Born in Kentucky around 1830, Settle had over a decade of mining experience when he arrived in Idaho. He had emigrated to California in 1850-1852, where he supplemented his mining efforts by teaching school. He later moved to Oregon. There, he became a captain during the Indian wars, serving at least part of the time in the Oregon Volunteer regiment led by Colonel Thomas R. Cornelius.
It not clear just when Settle followed the rush into Idaho. Still, by the spring of 1863, he had joined the bands looking for gold south of the Boise Basin. They found a fair amount of placer gold in the area. However, George recognized the potential value of the lode gold he uncovered on the slope above a creek bed. The location was about twenty-eight miles southeast of Idaho City, and about six miles north of the South Fork.
As soon as word got out, bands of hopeful prospectors – perhaps as many as fifteen hundred – swarmed into the area from Boise Basin. But that simply overwhelmed the supply of potential claims, so many of them trudged back to the Basin. Still, the census in September enumerated 560 men in the area. The town of South Boise (later renamed Rocky Bar) sprang up less than a mile southeast of Settle's quartz find.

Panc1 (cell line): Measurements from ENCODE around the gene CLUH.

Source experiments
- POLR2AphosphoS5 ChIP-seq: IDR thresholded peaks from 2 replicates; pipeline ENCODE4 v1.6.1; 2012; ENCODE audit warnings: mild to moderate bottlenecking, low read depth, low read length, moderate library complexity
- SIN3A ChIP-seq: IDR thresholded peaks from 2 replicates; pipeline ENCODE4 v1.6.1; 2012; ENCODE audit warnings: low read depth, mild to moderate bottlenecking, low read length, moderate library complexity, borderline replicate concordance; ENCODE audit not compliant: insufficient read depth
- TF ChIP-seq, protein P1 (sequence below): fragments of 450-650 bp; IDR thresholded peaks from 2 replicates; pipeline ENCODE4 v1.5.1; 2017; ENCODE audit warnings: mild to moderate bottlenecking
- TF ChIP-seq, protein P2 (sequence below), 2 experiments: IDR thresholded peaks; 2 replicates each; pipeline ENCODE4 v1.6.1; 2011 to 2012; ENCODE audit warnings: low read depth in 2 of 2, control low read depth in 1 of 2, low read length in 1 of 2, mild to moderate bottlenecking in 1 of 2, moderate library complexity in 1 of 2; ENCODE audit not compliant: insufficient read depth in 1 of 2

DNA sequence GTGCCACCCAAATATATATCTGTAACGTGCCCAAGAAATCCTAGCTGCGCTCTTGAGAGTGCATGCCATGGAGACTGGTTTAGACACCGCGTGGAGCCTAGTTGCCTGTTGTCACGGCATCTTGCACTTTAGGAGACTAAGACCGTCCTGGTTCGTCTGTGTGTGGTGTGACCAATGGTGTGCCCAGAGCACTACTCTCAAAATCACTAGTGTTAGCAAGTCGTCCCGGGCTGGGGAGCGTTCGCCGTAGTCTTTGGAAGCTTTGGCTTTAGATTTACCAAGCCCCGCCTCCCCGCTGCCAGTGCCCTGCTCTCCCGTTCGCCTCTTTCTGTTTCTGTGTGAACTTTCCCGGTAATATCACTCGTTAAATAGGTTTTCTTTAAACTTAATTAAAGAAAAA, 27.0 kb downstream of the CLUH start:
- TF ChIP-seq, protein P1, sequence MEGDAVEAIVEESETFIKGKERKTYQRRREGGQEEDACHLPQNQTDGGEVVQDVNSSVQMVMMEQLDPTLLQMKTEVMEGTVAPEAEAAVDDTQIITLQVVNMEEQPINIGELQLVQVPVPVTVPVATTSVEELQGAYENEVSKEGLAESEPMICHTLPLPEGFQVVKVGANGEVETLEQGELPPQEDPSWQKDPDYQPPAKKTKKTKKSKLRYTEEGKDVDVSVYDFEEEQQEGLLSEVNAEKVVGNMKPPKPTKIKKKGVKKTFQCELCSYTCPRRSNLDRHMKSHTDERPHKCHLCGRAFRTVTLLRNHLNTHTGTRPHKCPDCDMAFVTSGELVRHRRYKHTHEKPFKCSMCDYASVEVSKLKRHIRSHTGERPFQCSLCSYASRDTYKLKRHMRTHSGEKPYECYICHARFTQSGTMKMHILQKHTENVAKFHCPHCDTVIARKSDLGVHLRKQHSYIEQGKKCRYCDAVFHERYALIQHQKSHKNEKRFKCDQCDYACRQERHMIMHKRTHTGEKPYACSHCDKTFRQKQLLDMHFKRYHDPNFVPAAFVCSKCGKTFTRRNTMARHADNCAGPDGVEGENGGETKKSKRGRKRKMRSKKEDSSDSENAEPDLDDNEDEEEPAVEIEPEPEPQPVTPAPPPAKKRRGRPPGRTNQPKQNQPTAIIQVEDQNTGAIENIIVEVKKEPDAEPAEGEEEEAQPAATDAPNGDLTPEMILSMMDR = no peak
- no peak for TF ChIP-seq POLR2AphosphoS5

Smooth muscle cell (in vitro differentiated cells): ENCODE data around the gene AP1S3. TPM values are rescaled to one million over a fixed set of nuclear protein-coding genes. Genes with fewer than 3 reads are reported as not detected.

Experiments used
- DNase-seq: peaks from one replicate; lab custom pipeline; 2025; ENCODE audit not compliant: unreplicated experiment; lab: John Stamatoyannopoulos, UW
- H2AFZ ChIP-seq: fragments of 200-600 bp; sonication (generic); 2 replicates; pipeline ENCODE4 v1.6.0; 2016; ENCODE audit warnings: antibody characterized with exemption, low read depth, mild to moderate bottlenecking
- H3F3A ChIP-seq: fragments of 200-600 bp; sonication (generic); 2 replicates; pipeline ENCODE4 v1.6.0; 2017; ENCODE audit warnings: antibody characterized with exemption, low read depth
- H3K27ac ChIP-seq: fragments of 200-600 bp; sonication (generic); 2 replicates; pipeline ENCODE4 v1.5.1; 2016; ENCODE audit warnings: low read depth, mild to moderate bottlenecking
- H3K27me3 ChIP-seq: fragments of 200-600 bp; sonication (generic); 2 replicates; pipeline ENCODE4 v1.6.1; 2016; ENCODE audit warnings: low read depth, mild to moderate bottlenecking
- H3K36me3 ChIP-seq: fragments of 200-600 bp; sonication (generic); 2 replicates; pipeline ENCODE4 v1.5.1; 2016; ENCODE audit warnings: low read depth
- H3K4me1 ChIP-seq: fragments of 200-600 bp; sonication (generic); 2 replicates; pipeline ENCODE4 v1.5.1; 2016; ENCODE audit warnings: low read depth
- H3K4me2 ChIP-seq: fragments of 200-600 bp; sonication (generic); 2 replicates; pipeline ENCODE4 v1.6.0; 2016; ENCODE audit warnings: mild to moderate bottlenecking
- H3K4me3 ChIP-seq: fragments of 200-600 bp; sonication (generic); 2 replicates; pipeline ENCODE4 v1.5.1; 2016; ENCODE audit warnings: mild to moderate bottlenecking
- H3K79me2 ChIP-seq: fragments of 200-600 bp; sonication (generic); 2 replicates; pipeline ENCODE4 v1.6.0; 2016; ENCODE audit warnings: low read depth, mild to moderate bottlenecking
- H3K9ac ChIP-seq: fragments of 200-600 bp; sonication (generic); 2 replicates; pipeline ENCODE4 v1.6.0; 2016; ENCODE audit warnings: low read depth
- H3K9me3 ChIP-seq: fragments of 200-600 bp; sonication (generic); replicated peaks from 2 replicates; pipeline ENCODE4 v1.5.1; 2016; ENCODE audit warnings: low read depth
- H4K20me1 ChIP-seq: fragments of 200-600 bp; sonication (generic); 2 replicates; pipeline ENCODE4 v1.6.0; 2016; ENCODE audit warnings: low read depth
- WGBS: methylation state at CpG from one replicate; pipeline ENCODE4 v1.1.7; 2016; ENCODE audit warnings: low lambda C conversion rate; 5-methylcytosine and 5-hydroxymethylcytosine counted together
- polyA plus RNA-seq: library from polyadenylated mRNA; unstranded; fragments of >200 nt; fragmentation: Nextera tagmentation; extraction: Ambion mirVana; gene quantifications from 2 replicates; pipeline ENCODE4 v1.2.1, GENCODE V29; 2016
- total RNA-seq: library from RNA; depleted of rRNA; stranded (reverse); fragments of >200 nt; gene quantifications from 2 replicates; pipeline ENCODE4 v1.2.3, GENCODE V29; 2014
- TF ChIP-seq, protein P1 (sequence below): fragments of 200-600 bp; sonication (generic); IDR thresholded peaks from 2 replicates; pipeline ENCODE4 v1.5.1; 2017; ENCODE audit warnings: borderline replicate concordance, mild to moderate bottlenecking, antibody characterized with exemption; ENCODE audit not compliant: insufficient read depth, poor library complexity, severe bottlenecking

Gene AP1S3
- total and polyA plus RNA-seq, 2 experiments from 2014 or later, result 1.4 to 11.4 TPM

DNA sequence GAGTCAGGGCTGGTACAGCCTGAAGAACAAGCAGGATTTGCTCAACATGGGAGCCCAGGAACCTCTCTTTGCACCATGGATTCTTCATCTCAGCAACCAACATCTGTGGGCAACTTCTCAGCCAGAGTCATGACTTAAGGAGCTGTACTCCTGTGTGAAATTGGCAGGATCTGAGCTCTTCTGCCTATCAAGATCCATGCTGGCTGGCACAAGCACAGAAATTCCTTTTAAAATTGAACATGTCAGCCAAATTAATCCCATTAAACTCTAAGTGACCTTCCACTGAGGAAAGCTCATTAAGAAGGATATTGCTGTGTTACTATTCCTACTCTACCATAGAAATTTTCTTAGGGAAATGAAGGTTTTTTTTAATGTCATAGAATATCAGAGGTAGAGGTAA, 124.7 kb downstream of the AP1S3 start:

|Early Rock Bar. Idaho State Historical Society.|
Settle himself stayed. Although he lost litigation about his first claim, he continued to develop and invest in mining properties in the area until his death in 1888.
References: “Death of Capt. Settle,” Idaho Statesman, Boise (March 20, 1888).
Merle W. Wells, Gold Camps & Silver Cities: Nineteenth Century Mining in Central and Southern Idaho, 2nd Edition, Bulletin 22, Idaho Department of Lands, Bureau of Mines and Geology, Moscow, Idaho (1983).